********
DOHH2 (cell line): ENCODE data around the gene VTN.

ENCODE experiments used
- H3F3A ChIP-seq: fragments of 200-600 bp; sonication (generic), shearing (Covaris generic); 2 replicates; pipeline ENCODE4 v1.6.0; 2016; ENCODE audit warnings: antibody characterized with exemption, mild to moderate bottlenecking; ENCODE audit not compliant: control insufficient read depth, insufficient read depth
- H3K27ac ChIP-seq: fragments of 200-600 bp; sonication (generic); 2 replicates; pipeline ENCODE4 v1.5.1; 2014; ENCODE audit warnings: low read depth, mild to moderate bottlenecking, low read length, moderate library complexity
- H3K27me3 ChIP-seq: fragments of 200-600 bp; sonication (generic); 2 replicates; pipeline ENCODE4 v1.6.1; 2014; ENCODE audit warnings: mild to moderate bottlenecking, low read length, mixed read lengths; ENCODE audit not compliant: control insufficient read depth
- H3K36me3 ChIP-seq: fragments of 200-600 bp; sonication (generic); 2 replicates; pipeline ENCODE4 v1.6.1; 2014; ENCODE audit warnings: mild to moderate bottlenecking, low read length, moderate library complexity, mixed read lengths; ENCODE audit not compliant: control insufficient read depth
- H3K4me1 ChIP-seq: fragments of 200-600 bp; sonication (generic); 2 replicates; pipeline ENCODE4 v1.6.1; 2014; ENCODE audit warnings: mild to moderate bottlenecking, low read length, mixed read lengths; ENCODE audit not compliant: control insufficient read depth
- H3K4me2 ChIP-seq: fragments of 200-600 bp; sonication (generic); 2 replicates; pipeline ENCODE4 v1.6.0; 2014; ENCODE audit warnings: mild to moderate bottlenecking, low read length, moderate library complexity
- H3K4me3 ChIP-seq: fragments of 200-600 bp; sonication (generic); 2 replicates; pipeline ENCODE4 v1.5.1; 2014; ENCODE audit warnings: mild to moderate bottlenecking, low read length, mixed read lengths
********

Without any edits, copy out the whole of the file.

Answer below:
DOHH2 (cell line): ENCODE data around the gene VTN.

ENCODE experiments used
- H3F3A ChIP-seq: fragments of 200-600 bp; sonication (generic), shearing (Covaris generic); 2 replicates; pipeline ENCODE4 v1.6.0; 2016; ENCODE audit warnings: antibody characterized with exemption, mild to moderate bottlenecking; ENCODE audit not compliant: control insufficient read depth, insufficient read depth
- H3K27ac ChIP-seq: fragments of 200-600 bp; sonication (generic); 2 replicates; pipeline ENCODE4 v1.5.1; 2014; ENCODE audit warnings: low read depth, mild to moderate bottlenecking, low read length, moderate library complexity
- H3K27me3 ChIP-seq: fragments of 200-600 bp; sonication (generic); 2 replicates; pipeline ENCODE4 v1.6.1; 2014; ENCODE audit warnings: mild to moderate bottlenecking, low read length, mixed read lengths; ENCODE audit not compliant: control insufficient read depth
- H3K36me3 ChIP-seq: fragments of 200-600 bp; sonication (generic); 2 replicates; pipeline ENCODE4 v1.6.1; 2014; ENCODE audit warnings: mild to moderate bottlenecking, low read length, moderate library complexity, mixed read lengths; ENCODE audit not compliant: control insufficient read depth
- H3K4me1 ChIP-seq: fragments of 200-600 bp; sonication (generic); 2 replicates; pipeline ENCODE4 v1.6.1; 2014; ENCODE audit warnings: mild to moderate bottlenecking, low read length, mixed read lengths; ENCODE audit not compliant: control insufficient read depth
- H3K4me2 ChIP-seq: fragments of 200-600 bp; sonication (generic); 2 replicates; pipeline ENCODE4 v1.6.0; 2014; ENCODE audit warnings: mild to moderate bottlenecking, low read length, moderate library complexity
- H3K4me3 ChIP-seq: fragments of 200-600 bp; sonication (generic); 2 replicates; pipeline ENCODE4 v1.5.1; 2014; ENCODE audit warnings: mild to moderate bottlenecking, low read length, mixed read lengths